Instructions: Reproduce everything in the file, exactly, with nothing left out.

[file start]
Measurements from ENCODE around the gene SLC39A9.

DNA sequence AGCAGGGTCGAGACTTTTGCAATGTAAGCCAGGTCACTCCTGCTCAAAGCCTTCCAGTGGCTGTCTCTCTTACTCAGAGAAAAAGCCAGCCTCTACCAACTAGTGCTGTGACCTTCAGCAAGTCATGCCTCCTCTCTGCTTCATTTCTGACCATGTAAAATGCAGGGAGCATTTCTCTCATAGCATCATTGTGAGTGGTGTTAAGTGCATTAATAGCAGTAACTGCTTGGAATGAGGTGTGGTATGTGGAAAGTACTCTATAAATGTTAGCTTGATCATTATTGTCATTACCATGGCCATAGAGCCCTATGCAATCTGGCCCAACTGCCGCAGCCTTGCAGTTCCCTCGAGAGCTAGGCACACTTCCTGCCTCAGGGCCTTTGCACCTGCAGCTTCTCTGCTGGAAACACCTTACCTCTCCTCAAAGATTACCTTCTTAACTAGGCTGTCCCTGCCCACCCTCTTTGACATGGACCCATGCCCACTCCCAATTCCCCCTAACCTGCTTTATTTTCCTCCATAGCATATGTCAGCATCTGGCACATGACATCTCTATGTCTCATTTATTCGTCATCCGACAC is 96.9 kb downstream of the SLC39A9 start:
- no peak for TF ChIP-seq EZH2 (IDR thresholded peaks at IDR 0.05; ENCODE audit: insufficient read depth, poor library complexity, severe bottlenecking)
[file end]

Measurements from ENCODE around the gene SLC39A9.

DNA sequence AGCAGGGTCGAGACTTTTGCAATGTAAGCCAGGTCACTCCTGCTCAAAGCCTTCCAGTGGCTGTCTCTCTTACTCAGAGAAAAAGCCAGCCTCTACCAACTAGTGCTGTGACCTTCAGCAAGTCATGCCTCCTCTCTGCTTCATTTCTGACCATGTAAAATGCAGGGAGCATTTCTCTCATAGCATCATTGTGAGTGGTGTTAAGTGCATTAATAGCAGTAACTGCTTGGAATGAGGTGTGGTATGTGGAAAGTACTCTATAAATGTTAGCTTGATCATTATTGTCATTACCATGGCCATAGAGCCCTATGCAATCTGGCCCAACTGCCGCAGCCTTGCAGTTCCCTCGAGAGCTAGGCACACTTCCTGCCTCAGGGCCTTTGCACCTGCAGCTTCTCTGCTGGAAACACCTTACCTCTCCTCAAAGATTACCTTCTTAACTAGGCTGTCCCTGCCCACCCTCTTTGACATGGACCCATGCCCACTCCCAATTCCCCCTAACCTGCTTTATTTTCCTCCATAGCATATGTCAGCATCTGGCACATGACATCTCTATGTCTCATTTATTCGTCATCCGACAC is 96.9 kb downstream of the SLC39A9 start:
- no peak for TF ChIP-seq EZH2 (IDR thresholded peaks at IDR 0.05; ENCODE audit: insufficient read depth, poor library complexity, severe bottlenecking)